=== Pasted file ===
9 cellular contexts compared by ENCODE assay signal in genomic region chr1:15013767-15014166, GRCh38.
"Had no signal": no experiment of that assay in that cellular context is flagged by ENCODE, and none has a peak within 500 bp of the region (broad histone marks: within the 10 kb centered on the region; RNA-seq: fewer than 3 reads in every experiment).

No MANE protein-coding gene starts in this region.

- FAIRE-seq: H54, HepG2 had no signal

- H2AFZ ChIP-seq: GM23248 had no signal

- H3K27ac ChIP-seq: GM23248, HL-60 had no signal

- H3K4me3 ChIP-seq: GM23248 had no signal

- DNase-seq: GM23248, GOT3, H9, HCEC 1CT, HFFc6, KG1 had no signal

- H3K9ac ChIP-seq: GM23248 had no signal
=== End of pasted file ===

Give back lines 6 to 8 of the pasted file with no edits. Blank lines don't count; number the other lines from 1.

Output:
- H3K27ac ChIP-seq: GM23248, HL-60 had no signal

- H3K4me3 ChIP-seq: GM23248 had no signal

- DNase-seq: GM23248, GOT3, H9, HCEC 1CT, HFFc6, KG1 had no signal